3 out of 5 stars3 Stars

Via Fontebella, 41, Assisi, Umbria, 06082, Italy
Hotel Giotto Assisi
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Satisfaction Very Good
Very Good

Value Score Poor Value

Costs 67% more than similarly rated 3 star hotels

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Good For Solo
  • Families86
  • Couples88
  • Solo100
  • Business90

More about Assisi


Basilica of San Francesco d'AssisiBasilica of San Francesco d'Assisi

View of Assisi from the monasteryView of Assisi from the monastery

Display figures to be used for CalendimaggioDisplay figures to be used for Calendimaggio

View from the topView from the top

Forum Posts

Getting to St. Mary of the Angels

by Marymiryung

Hello everyone,

I want to take my group of 24 people to St. Marys of the Angels. We are staying in the old part of Assisi, specifically Hotel LaRocca (anyone heard of it?). Does anyone know how we can get there without renting a bus?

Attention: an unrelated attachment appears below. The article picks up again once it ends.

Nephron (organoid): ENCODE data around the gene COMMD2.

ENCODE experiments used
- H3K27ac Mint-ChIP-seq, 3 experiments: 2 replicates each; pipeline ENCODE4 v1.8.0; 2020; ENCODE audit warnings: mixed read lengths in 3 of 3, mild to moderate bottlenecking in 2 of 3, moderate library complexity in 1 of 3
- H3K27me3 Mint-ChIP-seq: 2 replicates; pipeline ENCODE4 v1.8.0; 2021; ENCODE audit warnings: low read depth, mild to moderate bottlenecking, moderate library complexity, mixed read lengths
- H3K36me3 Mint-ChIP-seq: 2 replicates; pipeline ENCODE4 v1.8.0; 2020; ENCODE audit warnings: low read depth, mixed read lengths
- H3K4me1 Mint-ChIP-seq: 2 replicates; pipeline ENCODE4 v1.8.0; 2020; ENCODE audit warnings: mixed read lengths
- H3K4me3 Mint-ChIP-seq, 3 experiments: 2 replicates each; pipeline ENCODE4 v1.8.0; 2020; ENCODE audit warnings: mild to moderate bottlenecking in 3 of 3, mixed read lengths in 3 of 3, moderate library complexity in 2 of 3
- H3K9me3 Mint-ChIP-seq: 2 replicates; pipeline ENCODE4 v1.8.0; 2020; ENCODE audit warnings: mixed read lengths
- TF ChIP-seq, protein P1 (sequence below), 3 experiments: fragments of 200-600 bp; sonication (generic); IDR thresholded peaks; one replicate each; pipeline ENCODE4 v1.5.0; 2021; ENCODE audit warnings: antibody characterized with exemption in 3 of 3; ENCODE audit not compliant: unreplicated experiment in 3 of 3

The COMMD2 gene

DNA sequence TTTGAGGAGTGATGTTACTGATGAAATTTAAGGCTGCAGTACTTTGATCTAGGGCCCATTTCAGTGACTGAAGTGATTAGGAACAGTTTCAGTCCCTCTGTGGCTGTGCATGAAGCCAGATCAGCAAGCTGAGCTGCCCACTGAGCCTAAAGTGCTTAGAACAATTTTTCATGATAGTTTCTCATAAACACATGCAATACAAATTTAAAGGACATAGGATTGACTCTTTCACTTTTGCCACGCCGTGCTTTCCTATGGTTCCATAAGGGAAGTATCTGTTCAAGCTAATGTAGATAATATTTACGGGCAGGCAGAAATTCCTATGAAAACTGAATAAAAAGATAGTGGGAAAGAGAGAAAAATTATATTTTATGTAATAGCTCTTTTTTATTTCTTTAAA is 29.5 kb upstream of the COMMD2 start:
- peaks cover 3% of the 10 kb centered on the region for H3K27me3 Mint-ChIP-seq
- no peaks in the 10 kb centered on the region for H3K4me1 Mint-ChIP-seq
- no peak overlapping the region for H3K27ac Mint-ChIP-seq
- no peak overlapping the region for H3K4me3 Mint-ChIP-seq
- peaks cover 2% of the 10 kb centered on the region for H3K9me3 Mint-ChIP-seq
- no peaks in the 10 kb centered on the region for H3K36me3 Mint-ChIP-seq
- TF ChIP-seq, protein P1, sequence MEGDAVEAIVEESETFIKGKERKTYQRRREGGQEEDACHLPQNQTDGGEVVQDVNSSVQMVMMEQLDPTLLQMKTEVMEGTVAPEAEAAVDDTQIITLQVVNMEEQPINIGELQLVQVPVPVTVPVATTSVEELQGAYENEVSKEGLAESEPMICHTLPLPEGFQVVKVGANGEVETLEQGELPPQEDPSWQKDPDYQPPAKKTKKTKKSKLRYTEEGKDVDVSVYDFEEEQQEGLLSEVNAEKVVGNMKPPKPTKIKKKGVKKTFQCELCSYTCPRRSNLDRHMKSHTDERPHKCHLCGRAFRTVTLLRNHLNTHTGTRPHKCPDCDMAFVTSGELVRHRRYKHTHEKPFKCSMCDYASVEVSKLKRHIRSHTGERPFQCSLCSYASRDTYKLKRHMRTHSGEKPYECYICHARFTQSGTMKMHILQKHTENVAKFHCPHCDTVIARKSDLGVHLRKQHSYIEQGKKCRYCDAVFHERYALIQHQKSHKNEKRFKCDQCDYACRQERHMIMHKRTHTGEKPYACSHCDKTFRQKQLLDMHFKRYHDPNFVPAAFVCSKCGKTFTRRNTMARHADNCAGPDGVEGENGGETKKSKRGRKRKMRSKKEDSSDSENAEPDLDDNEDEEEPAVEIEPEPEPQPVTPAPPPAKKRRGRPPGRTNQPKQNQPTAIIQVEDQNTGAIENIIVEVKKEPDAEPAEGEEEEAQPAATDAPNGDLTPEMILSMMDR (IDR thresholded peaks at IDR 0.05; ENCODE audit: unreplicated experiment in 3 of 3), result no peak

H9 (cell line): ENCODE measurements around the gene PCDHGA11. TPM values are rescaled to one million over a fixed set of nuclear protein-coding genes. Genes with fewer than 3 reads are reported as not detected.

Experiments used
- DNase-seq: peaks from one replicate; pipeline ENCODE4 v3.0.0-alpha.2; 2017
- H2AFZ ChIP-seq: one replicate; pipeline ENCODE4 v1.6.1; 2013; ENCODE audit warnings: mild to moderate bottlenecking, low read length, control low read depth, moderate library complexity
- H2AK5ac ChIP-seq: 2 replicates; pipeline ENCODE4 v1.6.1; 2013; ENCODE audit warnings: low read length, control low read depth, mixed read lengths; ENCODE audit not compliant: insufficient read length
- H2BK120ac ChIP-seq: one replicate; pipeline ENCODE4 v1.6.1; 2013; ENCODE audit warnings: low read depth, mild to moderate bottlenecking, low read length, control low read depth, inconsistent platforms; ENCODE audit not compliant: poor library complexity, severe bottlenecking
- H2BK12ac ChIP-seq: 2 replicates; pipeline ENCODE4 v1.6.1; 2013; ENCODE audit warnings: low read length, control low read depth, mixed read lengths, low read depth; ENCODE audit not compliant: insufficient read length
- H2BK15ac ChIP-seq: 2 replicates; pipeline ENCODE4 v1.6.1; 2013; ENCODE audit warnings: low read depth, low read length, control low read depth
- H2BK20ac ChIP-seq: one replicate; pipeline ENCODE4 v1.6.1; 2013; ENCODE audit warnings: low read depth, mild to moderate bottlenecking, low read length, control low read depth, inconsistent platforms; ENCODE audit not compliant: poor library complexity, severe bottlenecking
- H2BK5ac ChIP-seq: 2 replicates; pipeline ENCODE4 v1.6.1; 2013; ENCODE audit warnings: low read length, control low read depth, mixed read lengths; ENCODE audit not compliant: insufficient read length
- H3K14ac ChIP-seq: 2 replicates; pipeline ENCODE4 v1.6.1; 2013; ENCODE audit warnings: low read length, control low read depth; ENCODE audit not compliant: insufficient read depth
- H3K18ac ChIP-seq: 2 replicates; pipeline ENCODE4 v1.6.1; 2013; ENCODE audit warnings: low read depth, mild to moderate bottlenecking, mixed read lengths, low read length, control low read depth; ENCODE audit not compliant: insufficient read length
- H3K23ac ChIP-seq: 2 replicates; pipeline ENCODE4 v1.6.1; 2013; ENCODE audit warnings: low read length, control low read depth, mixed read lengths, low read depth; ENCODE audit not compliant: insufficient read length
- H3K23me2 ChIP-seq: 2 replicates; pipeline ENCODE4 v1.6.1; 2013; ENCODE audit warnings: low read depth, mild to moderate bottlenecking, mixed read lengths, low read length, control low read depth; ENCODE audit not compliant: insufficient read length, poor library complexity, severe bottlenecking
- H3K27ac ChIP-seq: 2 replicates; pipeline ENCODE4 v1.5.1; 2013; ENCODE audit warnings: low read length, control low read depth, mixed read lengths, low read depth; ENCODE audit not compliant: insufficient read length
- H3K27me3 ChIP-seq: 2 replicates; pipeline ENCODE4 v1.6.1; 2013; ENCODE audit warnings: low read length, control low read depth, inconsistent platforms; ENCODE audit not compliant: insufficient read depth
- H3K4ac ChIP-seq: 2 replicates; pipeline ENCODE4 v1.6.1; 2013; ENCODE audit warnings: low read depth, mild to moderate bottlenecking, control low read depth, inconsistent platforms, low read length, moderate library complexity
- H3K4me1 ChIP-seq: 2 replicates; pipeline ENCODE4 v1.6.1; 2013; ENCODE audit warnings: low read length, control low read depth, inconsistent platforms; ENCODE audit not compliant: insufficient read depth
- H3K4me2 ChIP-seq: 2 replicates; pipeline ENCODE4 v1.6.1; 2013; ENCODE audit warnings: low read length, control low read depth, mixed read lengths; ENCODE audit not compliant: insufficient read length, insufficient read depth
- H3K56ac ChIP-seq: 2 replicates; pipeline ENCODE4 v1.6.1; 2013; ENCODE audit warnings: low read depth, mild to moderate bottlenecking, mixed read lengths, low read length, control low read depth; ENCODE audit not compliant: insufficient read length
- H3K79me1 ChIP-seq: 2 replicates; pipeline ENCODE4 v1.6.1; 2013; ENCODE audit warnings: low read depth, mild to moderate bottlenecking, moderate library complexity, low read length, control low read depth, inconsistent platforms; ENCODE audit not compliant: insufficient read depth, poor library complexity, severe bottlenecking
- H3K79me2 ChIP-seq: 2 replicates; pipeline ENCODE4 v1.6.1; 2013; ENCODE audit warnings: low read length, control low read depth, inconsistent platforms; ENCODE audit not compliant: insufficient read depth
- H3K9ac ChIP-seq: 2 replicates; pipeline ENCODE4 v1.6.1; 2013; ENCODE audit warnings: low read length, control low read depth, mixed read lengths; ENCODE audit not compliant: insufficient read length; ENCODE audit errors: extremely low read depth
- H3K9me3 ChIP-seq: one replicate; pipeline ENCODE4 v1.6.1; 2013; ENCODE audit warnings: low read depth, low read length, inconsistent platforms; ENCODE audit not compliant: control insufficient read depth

Re: Getting to St. Mary of the Angels

by mccalpin

I stayed at Hotel La Rocca long ago, and it was a nice enough place, suited for groups. It's on the north end of the upper town, overlooking a deep valley - I've got a photo of it around here someplace (as I slowly convert film to digital).

La Rocca is about a kilometer from the main Basilica, a nice enough walk. Note that if you go in the opposite direction, you'll come across a neighborhood whose streets are in an oval shape - that's the footprint of a Roman amphitheater that no longer exists - but the outlines of the shape still do.